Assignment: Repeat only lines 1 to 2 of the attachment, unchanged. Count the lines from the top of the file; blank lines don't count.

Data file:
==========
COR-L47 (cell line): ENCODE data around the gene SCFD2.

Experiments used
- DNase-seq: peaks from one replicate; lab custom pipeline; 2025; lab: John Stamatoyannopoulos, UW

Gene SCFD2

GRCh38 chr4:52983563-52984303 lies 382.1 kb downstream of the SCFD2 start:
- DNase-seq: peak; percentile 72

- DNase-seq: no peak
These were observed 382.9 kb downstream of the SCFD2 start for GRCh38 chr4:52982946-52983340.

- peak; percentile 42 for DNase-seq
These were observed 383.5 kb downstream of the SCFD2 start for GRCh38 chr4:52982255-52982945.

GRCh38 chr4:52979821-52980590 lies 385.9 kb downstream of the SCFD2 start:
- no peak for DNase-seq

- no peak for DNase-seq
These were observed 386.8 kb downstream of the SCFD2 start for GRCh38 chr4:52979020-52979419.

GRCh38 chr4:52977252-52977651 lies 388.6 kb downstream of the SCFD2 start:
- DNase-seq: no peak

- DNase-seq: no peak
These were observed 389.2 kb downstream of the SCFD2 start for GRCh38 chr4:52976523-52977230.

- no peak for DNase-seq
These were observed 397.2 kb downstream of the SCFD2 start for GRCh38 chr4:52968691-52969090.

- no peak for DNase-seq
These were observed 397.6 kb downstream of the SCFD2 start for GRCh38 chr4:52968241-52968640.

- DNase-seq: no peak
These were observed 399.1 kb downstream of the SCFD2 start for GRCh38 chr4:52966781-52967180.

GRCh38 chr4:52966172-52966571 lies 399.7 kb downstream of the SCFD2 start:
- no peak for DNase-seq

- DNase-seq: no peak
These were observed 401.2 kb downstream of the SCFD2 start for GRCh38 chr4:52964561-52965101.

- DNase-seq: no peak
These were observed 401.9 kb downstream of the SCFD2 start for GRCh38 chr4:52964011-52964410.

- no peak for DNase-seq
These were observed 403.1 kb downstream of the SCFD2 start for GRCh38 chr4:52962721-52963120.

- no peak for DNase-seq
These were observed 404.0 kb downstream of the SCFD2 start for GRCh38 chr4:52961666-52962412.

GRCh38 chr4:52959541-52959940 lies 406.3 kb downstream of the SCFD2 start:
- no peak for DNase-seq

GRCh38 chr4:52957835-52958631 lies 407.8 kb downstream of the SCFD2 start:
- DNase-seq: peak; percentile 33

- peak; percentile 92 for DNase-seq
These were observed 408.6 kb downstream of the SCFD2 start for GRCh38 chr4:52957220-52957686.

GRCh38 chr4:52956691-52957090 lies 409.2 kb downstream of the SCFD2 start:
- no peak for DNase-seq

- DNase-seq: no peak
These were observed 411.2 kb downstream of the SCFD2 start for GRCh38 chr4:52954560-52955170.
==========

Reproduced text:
COR-L47 (cell line): ENCODE data around the gene SCFD2.

Experiments used